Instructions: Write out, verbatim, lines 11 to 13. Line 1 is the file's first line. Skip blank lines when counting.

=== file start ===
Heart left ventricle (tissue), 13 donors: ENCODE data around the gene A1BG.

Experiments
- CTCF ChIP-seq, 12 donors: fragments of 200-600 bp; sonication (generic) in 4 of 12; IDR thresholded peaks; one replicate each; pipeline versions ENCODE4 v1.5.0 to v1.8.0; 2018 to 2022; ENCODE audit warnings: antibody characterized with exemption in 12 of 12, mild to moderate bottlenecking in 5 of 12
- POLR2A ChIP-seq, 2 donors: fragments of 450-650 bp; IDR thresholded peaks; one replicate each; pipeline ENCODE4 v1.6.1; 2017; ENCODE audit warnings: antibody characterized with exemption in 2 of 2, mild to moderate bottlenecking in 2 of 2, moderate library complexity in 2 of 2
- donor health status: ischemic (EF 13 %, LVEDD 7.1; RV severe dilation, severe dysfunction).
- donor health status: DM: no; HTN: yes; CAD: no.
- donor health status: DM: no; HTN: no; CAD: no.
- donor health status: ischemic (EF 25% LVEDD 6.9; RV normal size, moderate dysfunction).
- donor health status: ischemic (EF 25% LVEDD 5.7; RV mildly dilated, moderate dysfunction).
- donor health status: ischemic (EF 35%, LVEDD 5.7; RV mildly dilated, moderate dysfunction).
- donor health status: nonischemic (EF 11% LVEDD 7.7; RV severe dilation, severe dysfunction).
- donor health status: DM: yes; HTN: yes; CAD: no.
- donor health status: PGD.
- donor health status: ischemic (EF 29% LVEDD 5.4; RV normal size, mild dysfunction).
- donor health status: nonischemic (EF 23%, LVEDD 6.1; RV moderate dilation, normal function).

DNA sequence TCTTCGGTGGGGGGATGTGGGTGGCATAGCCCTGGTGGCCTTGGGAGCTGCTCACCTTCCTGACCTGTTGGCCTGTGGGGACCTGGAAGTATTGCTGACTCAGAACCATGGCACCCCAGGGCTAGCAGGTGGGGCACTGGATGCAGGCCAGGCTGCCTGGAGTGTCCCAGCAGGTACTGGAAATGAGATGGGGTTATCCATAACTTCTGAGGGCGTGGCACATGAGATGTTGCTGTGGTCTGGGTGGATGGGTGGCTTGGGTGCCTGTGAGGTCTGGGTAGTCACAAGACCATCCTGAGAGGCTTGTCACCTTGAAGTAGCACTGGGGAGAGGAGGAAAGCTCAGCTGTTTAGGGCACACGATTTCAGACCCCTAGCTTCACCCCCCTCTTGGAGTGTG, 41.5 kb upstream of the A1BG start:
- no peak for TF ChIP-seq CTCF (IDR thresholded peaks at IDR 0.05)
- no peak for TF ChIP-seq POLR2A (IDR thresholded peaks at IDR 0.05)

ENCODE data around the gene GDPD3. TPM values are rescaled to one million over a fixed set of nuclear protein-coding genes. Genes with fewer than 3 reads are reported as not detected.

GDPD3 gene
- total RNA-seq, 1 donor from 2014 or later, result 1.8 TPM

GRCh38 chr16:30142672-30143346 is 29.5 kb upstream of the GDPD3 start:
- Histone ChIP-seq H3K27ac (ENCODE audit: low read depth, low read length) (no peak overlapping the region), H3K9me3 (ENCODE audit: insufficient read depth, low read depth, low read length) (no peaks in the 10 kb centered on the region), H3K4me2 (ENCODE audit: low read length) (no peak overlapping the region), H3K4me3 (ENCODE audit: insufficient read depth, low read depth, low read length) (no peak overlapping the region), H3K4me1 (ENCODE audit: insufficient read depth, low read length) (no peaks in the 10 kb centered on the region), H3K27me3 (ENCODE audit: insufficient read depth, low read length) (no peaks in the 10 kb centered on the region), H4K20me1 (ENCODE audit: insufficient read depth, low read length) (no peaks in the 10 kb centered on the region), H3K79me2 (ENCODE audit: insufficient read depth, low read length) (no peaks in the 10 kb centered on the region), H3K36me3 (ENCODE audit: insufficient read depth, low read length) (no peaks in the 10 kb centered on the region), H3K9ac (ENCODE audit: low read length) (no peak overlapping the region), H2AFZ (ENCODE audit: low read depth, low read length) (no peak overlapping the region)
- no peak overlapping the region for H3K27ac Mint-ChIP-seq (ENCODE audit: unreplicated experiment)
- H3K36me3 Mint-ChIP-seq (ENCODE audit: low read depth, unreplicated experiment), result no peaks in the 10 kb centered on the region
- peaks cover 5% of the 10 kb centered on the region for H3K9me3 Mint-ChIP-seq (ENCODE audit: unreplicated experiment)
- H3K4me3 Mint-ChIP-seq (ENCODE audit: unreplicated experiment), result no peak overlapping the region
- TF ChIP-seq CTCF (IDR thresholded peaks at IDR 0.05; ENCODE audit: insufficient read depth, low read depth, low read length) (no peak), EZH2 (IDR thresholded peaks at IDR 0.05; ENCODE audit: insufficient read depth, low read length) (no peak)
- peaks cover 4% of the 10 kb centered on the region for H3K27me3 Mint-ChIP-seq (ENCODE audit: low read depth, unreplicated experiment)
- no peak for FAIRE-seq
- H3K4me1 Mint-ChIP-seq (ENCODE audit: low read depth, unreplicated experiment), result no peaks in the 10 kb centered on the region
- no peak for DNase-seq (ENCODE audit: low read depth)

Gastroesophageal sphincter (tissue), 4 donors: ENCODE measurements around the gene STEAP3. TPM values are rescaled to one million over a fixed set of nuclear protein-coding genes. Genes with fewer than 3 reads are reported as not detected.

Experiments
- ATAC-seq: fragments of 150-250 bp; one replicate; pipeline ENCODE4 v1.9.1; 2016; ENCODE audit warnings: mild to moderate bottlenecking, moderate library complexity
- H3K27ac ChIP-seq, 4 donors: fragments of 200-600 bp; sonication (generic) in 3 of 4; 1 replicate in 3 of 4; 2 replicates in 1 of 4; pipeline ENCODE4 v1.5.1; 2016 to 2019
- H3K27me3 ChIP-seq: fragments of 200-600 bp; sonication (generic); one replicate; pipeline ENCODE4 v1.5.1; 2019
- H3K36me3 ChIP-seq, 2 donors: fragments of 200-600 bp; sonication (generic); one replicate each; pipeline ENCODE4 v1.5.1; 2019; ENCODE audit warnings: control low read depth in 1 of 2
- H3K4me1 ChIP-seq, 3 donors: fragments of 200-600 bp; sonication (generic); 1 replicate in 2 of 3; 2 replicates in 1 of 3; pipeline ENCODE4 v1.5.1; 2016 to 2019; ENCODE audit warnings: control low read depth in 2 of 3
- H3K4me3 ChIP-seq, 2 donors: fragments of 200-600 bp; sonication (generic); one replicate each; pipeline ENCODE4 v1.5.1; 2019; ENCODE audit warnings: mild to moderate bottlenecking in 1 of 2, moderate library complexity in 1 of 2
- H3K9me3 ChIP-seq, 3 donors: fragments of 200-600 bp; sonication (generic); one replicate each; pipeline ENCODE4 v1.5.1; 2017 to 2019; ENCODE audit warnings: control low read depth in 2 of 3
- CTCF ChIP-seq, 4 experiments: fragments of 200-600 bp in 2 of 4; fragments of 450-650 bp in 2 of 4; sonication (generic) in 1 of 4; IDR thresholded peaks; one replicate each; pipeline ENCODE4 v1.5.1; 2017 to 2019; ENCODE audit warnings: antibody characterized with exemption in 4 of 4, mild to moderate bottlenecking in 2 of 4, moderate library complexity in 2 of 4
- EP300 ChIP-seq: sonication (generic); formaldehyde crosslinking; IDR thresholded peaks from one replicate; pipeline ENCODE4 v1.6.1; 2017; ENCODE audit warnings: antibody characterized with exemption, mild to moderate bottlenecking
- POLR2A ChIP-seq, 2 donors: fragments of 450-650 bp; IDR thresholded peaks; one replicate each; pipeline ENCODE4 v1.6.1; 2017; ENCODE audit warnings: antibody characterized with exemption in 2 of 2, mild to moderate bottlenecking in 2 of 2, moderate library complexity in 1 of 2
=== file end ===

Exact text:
- donor health status: nonischemic (EF 11% LVEDD 7.7; RV severe dilation, severe dysfunction).
- donor health status: DM: yes; HTN: yes; CAD: no.
- donor health status: PGD.